We can measure the power draw from the power outlet but that will be affected by the power brick power supply efficiency. As this is a DC power supply a power brick can be replaced by a lab power supply that can be configured to provide 12V and show what's the load caused by a connected device – by the PC. That will give us a second measurement showing closely what the PC actually uses in terms of DC power.

Lab power supply

Lab power supply

Measuring what the lab power supply draws from the AC side

Measuring what the lab power supply draws from the AC side

Measuring what DC power the PC takes

Measuring what DC power the PC takes

Thermal performance

Low power fanless ITX system isn't a likely target for hard computation tasks resulting in constant full load but still - you can build a small mini or thin mini ITX system with high performance Intel CPU or AMD APU. Those can serve as a quite powerful PCs for CPU-based workloads. The question is - does a such small case and a fanless motherboard can handle full load of a 10W CPU?

Some of variants of this Chieftec case support 50 x 50 fans. It looks like you can mount up to four - two on each side. In the model I have – IX-03B-OP there seems to be bit to little room to mount the fans and then fully close the lid. There is a bit taller model that likely fits everything better.

Two Zephyr 50x50 fans

Two Zephyr 50x50 fans

Fans mounted in Chieftec case

Fans mounted in Chieftec case

The problem with small fans is that they must spin fast to move enough air. That gives quite noisy fans generating high pitch sound. Those two fans inside the case can be heard quite easily. Although the noise isn't to loud during day to day background noise - if you want a quiet environment those fans won't work and will be to annoying:

Noise level for PC turned off and on

Noise level for PC turned off and on

Fan noise frequency graph

Fan noise frequency graph

Some small PC cases allow mounting one large fan on the side of the case. Big fans rotate slower and thus end up quieter. Also noise they make is of less annoying frequency. So if you can't avoid fans - try to use a case that supports larger fans.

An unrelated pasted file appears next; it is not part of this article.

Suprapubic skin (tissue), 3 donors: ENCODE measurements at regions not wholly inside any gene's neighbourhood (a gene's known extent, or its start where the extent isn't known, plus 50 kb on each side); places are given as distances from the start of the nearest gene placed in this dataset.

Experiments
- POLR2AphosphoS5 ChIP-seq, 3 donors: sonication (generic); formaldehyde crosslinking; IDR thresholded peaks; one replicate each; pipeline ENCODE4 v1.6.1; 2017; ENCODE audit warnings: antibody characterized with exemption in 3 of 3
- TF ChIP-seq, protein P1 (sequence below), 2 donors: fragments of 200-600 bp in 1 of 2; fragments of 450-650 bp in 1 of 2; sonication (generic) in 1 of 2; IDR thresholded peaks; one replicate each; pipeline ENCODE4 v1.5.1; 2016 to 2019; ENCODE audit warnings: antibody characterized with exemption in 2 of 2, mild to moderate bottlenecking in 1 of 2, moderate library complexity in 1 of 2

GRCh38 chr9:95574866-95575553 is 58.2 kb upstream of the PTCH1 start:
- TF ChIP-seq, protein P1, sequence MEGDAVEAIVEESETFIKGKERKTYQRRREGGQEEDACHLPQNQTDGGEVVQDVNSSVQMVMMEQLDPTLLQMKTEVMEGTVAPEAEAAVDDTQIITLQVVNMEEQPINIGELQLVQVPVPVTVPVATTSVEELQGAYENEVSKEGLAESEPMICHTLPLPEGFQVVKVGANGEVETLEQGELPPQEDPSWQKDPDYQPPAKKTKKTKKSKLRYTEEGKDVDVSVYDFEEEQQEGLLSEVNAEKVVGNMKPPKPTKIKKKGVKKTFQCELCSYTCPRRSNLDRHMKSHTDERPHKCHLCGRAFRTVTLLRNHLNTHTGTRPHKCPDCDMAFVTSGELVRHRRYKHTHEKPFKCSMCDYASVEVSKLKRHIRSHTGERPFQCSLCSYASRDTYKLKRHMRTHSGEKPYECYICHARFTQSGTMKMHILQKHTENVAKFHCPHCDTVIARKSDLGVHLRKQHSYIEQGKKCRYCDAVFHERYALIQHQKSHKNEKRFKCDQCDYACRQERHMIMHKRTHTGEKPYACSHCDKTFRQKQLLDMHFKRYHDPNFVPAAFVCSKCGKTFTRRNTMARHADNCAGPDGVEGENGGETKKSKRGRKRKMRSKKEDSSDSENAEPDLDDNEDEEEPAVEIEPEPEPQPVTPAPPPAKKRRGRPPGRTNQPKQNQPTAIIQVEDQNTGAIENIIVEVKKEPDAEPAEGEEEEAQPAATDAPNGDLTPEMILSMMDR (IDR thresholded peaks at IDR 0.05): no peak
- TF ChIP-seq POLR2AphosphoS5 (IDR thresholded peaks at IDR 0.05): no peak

Results

I run a set of CPU and iGPU intensive benchmarks on Xubuntu 18.10 Linux using Phoronix benchmark tool. You can find all the results on openbenchmarking.org. Below you will see a compilation of those results plus power usage readings from the AC power outlet and DC from the lab power supply. The tests were run for three configuration - fanless, with two 50x50 fans (bottom, blowing up through the case, case on stands to provide air intake) and third with PC with fans outside the window for much much cooler air.

Time to compile Linux Kernel

Time to compile Linux Kernel - multicore CPU intensive task

Blender rendering on the CPU

Blender - rendering on the CPU

FPS in Xonotic shooter

FPS in Xonotic shooter - CPU and iGPU high load test

As you can see the PC with no fans shows bit lower performance. You can also see those results to have uncertainty marked. As each benchmark is 3 runs - when the CPU got hotter more throttling kicked in resulting in lower and lower results. Kernel compilation for passive setup took 506s, 530s and 537s. With two fans this task took 499s, 493s and 494s.

CPU temperature during Kernel compilation

CPU temperature during Kernel compilation

CPU temperature during Xonotic benchmark

CPU temperature during Xonotic benchmark

Adding fans improves temperature during Kernel compilation or Blender benchmarks. During Xonotic 3 runs aren't enough for the temperatures to even out but two 50x50 fans barely lower it - or so it seems...

CPU frequency during Kernel compilation

CPU frequency during Kernel compilation

CPU frequency during Xonotic benchmark

CPU frequency during Xonotic benchmark

Here we can see that in both cases the CPU frequency was higher for the fan variant. Xonotic benchmark had similar temperatures as uncooled variant but managed to keep the clock higher and thus the CPU used more power and produced more heat.

CPU power consumption during Blender benchmark

CPU power consumption during Blender benchmark

CPU power consumption during Xonotic benchmark

CPU power consumption during Xonotic benchmark